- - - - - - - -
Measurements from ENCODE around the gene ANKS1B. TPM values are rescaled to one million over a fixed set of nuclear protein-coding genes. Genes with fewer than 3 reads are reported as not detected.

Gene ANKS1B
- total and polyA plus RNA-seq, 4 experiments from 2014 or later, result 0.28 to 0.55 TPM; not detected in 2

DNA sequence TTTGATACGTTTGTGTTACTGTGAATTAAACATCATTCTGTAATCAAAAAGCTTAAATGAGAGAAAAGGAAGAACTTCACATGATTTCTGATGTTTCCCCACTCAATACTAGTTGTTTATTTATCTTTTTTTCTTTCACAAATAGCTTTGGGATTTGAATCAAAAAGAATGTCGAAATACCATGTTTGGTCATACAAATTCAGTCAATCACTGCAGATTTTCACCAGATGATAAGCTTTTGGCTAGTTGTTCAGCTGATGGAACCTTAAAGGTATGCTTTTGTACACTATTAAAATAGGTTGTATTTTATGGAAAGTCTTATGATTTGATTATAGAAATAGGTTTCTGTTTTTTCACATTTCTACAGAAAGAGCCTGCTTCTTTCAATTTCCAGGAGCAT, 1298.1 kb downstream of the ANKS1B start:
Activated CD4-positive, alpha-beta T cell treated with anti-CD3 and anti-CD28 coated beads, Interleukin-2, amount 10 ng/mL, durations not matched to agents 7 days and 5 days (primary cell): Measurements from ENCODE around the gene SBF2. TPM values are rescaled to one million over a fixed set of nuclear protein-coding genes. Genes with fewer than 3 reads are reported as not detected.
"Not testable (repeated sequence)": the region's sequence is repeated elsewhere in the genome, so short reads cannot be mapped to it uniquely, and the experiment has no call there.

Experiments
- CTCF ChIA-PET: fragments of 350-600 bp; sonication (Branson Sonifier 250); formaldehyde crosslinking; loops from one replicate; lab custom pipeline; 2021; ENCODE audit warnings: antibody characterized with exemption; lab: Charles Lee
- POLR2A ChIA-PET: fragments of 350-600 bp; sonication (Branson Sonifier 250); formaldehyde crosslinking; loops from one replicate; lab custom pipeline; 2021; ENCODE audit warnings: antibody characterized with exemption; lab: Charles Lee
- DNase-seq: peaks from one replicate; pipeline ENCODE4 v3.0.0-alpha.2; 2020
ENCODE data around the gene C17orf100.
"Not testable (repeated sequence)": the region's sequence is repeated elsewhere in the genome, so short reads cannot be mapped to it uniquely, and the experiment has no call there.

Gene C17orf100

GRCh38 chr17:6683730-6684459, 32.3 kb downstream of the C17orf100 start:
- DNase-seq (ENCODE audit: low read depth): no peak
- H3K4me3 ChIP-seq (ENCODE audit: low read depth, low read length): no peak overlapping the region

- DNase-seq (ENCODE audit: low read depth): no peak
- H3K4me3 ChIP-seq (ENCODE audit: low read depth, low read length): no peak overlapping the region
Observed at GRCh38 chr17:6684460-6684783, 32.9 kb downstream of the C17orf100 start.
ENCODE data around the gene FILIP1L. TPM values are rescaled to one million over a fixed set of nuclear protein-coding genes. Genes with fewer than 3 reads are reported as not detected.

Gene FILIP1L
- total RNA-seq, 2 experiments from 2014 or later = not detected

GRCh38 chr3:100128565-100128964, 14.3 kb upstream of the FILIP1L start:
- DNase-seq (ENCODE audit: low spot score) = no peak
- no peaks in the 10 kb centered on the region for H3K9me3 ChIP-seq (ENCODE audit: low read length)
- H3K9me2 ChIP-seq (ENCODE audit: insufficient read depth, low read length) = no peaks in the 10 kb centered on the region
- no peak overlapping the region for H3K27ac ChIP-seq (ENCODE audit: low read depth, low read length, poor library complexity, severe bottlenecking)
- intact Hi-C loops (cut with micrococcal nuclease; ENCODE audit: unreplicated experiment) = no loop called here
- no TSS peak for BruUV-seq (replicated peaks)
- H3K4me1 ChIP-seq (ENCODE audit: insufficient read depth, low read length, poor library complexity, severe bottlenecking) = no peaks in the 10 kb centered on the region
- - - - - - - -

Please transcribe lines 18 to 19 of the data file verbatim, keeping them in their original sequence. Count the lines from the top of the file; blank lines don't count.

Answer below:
- H3K4me3 ChIP-seq (ENCODE audit: low read depth, low read length): no peak overlapping the region
Observed at GRCh38 chr17:6684460-6684783, 32.9 kb downstream of the C17orf100 start.